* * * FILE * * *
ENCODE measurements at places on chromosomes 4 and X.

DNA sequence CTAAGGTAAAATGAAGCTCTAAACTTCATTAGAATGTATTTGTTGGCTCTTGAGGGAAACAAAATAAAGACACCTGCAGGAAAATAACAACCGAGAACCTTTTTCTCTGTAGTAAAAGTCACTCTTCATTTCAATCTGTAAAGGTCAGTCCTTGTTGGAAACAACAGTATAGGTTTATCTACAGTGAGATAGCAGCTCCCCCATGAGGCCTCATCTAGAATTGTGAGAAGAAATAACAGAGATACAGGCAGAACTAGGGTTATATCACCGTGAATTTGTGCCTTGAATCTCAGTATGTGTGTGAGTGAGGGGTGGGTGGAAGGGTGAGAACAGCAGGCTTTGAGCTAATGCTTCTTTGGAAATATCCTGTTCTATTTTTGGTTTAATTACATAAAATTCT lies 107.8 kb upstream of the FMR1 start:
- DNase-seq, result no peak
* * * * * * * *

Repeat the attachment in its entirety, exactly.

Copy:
ENCODE measurements at places on chromosomes 4 and X.

DNA sequence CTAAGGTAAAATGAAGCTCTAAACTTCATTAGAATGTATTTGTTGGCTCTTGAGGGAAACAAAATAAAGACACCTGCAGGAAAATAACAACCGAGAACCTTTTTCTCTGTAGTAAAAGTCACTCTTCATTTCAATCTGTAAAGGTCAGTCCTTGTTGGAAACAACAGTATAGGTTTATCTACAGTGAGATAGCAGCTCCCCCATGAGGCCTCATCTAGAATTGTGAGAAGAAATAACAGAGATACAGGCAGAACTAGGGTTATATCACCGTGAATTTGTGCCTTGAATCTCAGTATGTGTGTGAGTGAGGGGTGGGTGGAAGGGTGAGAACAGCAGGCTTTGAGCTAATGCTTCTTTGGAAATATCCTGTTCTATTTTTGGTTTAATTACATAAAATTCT lies 107.8 kb upstream of the FMR1 start:
- DNase-seq, result no peak